I’m actually thrilled to find products made in Mexico.

  6. Beth said,

    China has gotten where it is as well because of terrible labor practices, poor quality controls and other cost-cutting factors. We’ve already been through that period, the Victorian Age, and decided there were other values, in addition to monetary costs, that are worth putting into the mix.

  7. E. said,

    My wife bought an 8 ft. bookshelf yesterday at Walmart. She was amazed how well the instructions were laid out, all the parts were extremely well labeled and it was easy to put together and $99. She said more than once how impressed she was with the product. She couldn’t believe it was made in China when things were so clear… it wasn’t

    Made in the USA.

    She intends to email / mail the company and tell them to keep up the good work and how impressed she was with the product.

  8. realpc said,

    Instead of spending time reading labels, I think we should wonder why those light bulbs and things are not being made in the US. There might be some good reasons American companies prefer to manufacture in China or Mexico or Canada. And if an item made in China costs more than the same thing made in the US, that should make you wonder what’s going on.

    The obvious reason Chinese stuff is usually cheeper is the Chinese have no labor laws or human rights. As someone said already, Europe and America used to be like that also. It’s nice we have human rights, but have we gone too far?

    (But Canada has human rights, so that is not the whole explanation.)

    Should a job that can be done by anyone have generous pay and benefits, just because it’s unionized? Didn’t that help to kill our auto industry? And maybe textiles and others? Could we possibly find a balance?

    The rise of China is just more evidence that you can’t make life nice and comfy for all humans in all times and places. The lean and mean upstart will always win over the fat and comfy, sooner or later.

  9. Beth said,

    Americans aren’t stuffing themselves into cargo ships, and hiding in containers to slip through immigration and go live and work in China. There must be a reason for that, and I agree with realpc that figuring out a balance between good labor laws and good profit practices is one key to maintaining the lifestyle we value, and the values that we respect. I don’t see why I wouldn’t want that for Chinese workers, as well, that they can make good money in good jobs, and buy their own products and ours. Chinese profits encourage us to find better way to be efficient; don’t good labor practices and quality control here encourage Chinese people to lobby for those things as well?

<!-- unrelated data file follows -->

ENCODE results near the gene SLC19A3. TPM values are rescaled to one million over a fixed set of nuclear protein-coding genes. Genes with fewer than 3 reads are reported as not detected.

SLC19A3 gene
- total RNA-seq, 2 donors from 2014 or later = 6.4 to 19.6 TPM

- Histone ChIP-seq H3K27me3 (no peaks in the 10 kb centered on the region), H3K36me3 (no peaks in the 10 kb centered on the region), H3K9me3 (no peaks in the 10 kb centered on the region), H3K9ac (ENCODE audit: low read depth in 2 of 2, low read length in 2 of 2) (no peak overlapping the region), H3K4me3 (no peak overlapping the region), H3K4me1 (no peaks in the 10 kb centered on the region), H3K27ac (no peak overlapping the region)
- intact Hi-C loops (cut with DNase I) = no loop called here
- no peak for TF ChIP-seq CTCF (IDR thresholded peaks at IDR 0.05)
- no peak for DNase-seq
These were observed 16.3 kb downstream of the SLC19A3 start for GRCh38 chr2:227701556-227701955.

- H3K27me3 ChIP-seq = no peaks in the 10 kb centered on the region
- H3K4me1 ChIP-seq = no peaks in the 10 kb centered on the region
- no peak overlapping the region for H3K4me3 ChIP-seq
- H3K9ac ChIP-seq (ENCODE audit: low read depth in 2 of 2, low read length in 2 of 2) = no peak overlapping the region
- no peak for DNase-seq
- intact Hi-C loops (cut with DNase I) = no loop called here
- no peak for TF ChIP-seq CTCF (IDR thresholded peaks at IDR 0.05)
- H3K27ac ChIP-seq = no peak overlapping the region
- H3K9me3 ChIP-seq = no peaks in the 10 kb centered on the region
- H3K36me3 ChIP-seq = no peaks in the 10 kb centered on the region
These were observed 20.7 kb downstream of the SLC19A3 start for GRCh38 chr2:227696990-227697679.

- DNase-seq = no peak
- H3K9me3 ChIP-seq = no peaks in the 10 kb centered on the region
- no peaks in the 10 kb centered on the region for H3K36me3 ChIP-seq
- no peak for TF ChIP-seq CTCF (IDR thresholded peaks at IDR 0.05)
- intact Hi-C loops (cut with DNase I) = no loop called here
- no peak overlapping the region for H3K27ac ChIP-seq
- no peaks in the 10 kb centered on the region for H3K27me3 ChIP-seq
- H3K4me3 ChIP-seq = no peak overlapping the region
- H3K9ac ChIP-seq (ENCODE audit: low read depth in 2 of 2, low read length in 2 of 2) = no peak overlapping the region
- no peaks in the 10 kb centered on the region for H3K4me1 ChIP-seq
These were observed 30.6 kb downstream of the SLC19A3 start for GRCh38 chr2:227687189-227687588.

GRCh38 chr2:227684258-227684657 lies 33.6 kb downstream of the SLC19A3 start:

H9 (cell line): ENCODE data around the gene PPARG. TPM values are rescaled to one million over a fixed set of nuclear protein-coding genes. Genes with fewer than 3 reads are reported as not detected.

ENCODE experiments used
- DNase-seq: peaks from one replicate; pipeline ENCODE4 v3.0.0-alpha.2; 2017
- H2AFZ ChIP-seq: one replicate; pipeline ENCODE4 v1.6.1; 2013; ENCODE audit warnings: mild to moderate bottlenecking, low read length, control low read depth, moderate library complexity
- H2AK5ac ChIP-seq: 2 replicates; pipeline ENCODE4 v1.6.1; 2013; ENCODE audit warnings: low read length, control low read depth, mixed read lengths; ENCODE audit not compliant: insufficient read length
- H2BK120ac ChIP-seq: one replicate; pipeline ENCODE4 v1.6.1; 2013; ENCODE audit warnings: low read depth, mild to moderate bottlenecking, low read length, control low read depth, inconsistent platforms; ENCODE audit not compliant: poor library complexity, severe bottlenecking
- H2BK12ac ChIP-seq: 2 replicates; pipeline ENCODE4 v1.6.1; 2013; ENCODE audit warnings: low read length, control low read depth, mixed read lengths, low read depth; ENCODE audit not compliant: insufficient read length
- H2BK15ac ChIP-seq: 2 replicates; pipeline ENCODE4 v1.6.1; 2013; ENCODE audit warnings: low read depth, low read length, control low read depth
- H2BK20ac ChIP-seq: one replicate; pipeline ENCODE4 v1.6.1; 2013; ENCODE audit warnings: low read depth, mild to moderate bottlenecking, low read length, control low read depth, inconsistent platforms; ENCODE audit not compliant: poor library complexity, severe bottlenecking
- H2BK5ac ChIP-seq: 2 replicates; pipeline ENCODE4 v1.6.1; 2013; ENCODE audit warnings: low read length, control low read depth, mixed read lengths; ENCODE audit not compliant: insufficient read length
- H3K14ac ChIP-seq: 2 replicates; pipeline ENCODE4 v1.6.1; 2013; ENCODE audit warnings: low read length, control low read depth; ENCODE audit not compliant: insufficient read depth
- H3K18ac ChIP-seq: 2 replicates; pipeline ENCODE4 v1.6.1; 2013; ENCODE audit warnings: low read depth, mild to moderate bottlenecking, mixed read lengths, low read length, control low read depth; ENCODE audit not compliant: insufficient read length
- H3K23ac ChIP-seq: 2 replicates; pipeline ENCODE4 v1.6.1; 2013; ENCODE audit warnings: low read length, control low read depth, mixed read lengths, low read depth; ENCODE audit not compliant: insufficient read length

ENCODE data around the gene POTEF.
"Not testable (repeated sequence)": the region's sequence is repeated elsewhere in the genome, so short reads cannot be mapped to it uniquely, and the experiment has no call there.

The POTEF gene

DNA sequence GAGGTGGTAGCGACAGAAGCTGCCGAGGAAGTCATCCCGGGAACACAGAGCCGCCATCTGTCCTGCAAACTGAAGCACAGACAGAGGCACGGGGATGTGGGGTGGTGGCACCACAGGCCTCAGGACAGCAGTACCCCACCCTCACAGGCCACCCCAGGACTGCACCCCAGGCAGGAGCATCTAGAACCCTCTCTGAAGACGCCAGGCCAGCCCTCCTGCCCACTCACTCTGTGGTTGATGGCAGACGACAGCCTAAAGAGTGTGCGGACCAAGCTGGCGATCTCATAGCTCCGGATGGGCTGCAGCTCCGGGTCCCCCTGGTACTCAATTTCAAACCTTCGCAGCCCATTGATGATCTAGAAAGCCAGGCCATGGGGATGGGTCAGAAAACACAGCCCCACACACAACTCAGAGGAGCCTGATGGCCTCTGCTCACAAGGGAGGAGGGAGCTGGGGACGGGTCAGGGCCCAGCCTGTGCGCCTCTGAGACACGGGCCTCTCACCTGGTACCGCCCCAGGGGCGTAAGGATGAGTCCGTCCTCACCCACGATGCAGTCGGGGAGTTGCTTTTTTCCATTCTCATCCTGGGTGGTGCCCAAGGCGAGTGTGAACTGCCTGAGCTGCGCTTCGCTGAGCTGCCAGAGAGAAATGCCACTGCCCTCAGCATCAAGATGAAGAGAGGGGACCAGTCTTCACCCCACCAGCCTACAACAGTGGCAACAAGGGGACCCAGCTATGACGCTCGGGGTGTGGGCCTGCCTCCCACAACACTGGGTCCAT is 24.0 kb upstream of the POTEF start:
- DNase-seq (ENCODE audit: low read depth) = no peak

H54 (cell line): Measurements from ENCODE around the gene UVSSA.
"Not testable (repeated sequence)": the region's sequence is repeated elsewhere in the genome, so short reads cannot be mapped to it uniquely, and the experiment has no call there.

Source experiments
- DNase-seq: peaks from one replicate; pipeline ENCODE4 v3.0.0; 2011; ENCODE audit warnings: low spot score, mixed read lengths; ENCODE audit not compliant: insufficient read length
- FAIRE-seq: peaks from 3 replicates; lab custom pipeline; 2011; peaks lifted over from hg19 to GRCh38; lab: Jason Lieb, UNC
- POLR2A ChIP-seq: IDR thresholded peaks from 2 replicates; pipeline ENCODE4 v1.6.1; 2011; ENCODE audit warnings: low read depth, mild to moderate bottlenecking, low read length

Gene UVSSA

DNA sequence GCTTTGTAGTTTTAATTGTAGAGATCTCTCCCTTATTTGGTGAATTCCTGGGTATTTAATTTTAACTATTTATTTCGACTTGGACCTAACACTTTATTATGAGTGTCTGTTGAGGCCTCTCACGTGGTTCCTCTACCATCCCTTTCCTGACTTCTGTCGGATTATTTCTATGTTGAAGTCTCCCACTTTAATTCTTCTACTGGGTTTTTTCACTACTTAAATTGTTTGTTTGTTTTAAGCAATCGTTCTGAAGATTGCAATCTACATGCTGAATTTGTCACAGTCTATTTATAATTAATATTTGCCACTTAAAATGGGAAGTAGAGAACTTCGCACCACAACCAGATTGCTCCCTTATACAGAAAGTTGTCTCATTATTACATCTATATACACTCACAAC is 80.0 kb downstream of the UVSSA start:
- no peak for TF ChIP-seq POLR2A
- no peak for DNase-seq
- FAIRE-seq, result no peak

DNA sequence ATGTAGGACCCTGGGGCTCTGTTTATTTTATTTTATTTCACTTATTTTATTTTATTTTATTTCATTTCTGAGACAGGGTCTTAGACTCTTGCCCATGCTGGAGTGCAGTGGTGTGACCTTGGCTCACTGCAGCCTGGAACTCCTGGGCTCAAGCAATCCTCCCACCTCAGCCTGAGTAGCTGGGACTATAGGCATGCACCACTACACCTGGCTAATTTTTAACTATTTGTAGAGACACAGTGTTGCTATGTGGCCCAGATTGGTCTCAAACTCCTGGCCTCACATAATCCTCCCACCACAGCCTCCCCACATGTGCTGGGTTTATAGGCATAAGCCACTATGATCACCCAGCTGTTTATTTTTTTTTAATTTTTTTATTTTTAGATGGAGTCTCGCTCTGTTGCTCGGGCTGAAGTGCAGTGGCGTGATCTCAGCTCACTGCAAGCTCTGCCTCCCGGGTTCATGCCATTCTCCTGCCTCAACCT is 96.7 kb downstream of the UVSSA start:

10. amba12 said,

    E.: Well, dang! Way to go, Wal-Mart!

    Maybe (Beth), American ingenuity is turning its laser eye on how to make things as cheaply as the Chinese, but better — and without slave-wage labor.

  11. Jason (the commenter) said,

    China and Mexico. Why do we want their jobs exactly? It’s the Europeans we should be looking at as competitors; they have the jobs we should be encouraging to come to America.

    I’ve been to China, I’ve been in Chinese factories. Talk of unionization, labor laws, and the value of the yuan are pretty much red herrings. I would have us reform zoning laws before anything else if we wanted to compete with China for jobs.

  12. realpc said,

    “American ingenuity is turning its laser eye on how to make things as cheaply as the Chinese, but better — and without slave-wage labor.”

    For a Chinese factory worker, it is not slave wages. They choose to work in the factory because it’s much better than what they had before. They will probably save money and send their children to school, who will have better jobs. I don’t know if you even need unions for this process, maybe unions were just incidental.

  13. realpc said,

    I meant to say, unions in America are credited with improving life for the working class. But maybe life just improved for everyone as prosperity increased.

  14. Theo Boehm said,

    According to classical theory, the perfect economic person seeks the greatest good/utility for the least price. One aspect of utility that is often overlooked is whether or not the goods you buy are poisonous.

    China has become famous for its slipshod quality control and environmental recklessness. They just don’t care, especially about the rest of the world, although it’s bad enough at home.

    Everybody knows about the tainted Chinese pet food, and, of course, there have been other, less well-publicized cases. One, known to me personally, is that of radioactive plumbing parts. I found this out because we sometimes use so-called “nickel silver” or “German silver” in my business, and I have contacts among suppliers. This is an alloy of approximately 60% copper, 20% nickel and 20% zinc, often used for musical instrument parts, costume jewelery, keys, coins, etc. It is also the ususal tubing from which pull-out or rabbit-ear antennas are made. And, because it doesn’t corrode and is easy to machine, it’s frequently used for valve stems and other faucet and specialized plumbing parts. Oddly enough, the alloy had its origins in China, Europeans only developing their own version in the late 18th century. It became ubiquitous in the 19th and early 20th centuries, but was displaced to one degree or another by aluminum and other cheaper metals as surface finishes improved during the 1900’s.